Western Trauma Association Algorithms

Algorithms Available Online


Click here to download published WTA Algorithms


The Western Trauma Association Critical Decisions in Trauma ad hoc committee was born out of a call for evidence based care by our Past Presidents to aid the clinician at the point of care with a tool that could be easily accessed and implemented.1

An algorithm is an illustration of a series of medical decisions that address certain patient specific conditions outlining appropriate responses intended to lead to an outcome.2, 3 The goals of an algorithm are to identify diagnostic alternatives, treatment options, and outcomes by weighing decision benefits against risks and costs. A primary benefit of a well – developed algorithm is that it focuses the reader on the critical decision points in any clinical scenario and specifically lists the input data that leads to a decision. Algorithms can be applied to specific problems, processes, or diseases. They allow for evolution of a disease related topic with new information or clinical conditions that may affect decision making later in the time course of a situation. They can convey the scope of a clinical condition from presentation, through testing and assessment, followed by a clinical judgment and action leading to an eventual outcome. Annotations are added to appropriate points on the algorithm and are necessary for all decision nodes. The purpose of the annotation is to explain all critical factors affecting decisions in as concise a manner as possible. The primary advantage of an algorithm is that it can summarize an evidence based guideline into an easily and quickly available practice protocol for use in the clinical care setting. The Western Trauma Association has played a significant role in guiding the practice of trauma surgery based on sound scientific evidence through publication of its multi-center trials.4-8

High quality practice algorithms will further serve the trauma community by an efficient review of current recommendations in trauma decision making.

The WTA Critical Decisions in Trauma ad hoc committee oversees the development of these algorithms. After a thorough literature review, which includes review of currently published guidelines, a draft document is distributed to the committee. Critical review by the committee members is used to develop a second draft. The algorithm is reviewed and revised at a meeting of the committee. The algorithms are presented to the WTA membership at the Annual Meeting. Membership discussion results in further refinement before final submission to the Journal of Trauma and publication on the website.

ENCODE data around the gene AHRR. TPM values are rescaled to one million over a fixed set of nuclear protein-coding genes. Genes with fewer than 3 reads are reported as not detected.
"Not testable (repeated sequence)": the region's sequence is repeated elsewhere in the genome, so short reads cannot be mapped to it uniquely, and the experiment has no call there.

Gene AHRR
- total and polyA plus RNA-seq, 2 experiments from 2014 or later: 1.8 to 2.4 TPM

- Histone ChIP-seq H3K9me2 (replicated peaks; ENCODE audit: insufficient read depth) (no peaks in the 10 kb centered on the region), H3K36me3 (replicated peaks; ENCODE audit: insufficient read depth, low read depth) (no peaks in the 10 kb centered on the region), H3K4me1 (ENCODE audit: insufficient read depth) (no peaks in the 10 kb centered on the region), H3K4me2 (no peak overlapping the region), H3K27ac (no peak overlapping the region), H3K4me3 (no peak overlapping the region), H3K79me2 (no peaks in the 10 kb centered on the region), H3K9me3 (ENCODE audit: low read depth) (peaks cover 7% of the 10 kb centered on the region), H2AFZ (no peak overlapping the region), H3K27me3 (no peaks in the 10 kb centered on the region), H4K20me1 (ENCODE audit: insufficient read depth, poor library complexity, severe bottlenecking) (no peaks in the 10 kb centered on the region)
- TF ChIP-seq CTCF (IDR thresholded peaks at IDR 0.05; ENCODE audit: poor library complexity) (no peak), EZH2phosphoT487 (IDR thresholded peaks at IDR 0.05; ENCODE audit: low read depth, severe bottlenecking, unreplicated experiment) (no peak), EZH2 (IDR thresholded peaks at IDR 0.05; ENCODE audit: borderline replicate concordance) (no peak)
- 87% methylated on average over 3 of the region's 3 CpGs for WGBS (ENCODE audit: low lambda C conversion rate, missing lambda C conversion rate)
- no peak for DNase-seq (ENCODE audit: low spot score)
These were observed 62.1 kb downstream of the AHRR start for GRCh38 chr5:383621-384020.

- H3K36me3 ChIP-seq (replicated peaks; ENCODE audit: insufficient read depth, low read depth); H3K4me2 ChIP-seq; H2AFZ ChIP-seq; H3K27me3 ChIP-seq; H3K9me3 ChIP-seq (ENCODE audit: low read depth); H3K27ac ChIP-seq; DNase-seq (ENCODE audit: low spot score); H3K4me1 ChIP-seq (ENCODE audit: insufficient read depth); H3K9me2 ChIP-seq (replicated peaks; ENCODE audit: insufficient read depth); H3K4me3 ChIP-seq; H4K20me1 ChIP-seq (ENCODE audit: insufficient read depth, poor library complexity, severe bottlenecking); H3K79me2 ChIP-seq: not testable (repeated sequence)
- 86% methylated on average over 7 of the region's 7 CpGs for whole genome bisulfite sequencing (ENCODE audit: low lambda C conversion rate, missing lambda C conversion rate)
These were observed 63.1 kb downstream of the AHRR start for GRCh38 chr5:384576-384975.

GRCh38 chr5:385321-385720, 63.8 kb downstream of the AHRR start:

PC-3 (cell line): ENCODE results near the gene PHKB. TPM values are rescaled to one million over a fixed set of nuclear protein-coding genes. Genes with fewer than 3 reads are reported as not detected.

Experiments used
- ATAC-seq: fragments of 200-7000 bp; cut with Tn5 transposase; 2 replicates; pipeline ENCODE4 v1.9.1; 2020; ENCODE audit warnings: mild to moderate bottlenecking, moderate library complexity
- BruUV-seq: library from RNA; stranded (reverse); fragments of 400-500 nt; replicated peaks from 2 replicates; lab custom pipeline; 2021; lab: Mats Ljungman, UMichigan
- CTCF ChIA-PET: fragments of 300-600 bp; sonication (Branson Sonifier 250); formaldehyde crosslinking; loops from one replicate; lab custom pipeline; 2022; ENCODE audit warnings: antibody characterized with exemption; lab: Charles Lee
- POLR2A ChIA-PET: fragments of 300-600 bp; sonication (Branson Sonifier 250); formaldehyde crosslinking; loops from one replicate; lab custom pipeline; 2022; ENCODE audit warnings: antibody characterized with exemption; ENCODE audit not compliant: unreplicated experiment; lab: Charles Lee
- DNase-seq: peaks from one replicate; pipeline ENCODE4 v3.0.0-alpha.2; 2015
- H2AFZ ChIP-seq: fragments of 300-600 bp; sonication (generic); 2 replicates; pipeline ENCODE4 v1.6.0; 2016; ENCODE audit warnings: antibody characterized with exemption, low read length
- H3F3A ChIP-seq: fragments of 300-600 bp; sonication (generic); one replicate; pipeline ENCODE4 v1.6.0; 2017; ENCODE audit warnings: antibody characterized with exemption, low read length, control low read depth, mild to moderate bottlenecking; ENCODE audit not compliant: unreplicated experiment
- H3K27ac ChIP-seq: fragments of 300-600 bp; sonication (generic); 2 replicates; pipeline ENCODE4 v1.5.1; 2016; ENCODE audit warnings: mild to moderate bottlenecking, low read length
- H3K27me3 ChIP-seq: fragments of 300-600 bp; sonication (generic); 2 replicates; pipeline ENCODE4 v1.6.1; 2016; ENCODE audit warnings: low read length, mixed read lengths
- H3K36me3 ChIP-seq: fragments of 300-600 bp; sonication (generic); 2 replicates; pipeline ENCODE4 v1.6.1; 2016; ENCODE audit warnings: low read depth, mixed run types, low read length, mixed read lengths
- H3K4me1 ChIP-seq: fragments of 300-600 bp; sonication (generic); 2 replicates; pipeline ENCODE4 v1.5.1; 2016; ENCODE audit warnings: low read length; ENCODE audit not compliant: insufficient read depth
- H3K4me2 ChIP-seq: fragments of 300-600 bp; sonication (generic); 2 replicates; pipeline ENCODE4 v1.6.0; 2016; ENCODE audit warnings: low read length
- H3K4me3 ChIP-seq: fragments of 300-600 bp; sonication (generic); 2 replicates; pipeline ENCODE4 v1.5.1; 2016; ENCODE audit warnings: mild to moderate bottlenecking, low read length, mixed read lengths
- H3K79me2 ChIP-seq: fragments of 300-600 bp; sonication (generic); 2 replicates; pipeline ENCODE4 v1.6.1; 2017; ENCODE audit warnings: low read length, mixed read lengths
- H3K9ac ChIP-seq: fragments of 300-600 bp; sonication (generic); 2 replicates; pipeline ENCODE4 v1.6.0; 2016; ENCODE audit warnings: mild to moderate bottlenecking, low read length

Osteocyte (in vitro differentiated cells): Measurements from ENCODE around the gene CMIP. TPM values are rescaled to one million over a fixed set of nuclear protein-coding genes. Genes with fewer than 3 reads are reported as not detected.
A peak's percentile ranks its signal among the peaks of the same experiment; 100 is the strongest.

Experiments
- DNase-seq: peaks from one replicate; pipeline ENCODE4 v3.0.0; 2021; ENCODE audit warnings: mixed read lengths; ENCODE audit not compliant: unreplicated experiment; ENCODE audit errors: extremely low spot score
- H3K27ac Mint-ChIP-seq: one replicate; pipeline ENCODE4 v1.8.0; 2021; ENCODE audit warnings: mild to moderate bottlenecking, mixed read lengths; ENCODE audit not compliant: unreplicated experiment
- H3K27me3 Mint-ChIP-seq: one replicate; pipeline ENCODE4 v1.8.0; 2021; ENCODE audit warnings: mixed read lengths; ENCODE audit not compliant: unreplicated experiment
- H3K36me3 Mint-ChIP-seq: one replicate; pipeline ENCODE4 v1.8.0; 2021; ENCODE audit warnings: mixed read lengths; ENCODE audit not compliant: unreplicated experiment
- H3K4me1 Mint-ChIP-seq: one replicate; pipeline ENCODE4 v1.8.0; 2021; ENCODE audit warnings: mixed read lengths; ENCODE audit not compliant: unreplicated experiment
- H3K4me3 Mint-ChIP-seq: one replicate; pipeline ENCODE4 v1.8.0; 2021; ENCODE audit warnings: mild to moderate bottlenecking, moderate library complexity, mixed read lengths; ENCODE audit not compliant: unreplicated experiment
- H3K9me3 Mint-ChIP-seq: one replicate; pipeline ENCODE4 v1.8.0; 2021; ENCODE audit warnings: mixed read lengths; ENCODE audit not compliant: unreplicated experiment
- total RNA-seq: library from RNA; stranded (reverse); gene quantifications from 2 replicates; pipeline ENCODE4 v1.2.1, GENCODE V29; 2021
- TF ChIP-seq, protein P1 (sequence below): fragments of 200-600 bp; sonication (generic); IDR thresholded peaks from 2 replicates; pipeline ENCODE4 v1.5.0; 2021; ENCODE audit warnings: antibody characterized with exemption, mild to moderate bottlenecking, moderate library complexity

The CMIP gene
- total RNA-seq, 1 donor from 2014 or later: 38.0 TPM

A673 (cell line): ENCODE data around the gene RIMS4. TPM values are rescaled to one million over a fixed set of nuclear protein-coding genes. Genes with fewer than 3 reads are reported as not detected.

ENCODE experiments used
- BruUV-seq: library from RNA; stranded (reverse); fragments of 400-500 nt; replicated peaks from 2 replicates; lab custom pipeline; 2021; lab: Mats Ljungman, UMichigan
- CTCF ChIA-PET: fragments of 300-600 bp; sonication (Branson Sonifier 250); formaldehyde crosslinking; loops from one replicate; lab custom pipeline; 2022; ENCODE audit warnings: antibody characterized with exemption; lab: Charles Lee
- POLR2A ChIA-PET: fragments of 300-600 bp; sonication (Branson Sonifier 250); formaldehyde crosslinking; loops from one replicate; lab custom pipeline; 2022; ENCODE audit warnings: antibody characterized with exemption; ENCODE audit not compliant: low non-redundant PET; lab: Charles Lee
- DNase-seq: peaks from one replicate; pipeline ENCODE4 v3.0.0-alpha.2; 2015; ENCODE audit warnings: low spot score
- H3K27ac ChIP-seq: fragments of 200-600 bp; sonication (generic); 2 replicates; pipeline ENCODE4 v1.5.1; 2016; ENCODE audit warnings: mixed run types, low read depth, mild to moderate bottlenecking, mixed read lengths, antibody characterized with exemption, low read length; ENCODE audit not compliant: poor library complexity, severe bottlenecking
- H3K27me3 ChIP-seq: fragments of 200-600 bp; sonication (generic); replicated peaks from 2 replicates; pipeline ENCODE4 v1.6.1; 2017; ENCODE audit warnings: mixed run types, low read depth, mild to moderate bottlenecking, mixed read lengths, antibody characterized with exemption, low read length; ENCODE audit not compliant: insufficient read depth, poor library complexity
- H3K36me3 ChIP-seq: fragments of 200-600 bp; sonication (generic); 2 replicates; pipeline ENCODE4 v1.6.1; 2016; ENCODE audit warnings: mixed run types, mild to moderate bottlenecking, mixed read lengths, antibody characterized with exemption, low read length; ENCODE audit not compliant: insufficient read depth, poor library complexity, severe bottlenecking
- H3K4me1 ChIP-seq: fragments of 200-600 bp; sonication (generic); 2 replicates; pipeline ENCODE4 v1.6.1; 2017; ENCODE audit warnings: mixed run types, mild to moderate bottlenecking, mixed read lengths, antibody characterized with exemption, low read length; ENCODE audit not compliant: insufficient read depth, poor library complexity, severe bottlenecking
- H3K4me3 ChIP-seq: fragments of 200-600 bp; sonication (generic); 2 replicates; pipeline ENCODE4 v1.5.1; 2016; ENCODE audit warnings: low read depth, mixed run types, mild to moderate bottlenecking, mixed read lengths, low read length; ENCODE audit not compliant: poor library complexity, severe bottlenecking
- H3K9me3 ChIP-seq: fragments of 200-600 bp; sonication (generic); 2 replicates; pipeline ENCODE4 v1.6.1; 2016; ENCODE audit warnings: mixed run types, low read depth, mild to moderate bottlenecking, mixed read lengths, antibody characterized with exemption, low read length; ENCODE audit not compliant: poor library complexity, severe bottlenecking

We anticipate that implementation of the algorithms will require consideration of institution specific capability. An additional benefit of algorithm development is to reveal areas of uncertainty thereby defining the “grey areas.”1 These areas are perfect questions to be developed into clinical research projects. Algorithms will be forwarded to the WTA Multi-institutional Trials Committee for consideration of study development to test application of the algorithm. Further, a study group may be formed to perform decision analysis if appropriate for the given question.9 Each algorithm will be reviewed on a cycle of every three years by the steering committee. If substantial revision is necessary the algorithm may be directed back to the expert panel for revision. These algorithms exist in a series to follow and we look forward to the trauma community testing the algorithms and further refining care by eliminating the “grey areas” in decision making.


1. Moore FA. Evidence-based medical information technology: the next generation. J Trauma 2007; 63(6):1195-205.

2. McIntyre RC, Jr., Stiegmann G, Eiseman B. Surgical Decision Making. 5th ed. Philadelphia, Pennsylvania: Elsevier Sanders, 2004.

3. Moore E, Eiseman B, Van Way C. Critical Decisions in Trauma: Mosby, 1984.

4. Biffl W, Cothren C, Brasel KJ, et al. A prospective observation study of the optimal management of patients with anterior abdominal stab wounds. J Trauma 2008:in review.

5. Cogbill T, CC C, MK A, et al. Management of severe hemorrhage asscoaited with maxillofacial injuries: A multicenter perspective. J Trauma 2008; 65:994-999.

6. Karmy-Jones R, Nathens A, Jurkovich GJ, et al. Urgent and emergent thoracotomy for penetrating chest trauma. J Trauma 2004; 56(3):664-8; discussion 668-9.

7. Livingston DH, Lavery RF, Mosenthal AC, et al. Recovery at one year following isolated traumatic brain injury: a Western Trauma Association prospective multicenter trial. J Trauma 2005; 59(6):1298-304; discussion 1304.

8. Rozycki GS, Knudson MM, Shackford SR, Dicker R. Surgeon-performed bedside organ assessment with sonography after trauma (BOAST): a pilot study from the WTA Multicenter Group. J Trauma 2005; 59(6):1356-64.

9. Detsky AS, Naglie G, Krahn MD, et al. Primer on medical decision analysis: Part 1–Getting started. Med Decis Making 1997; 17(2):123-5.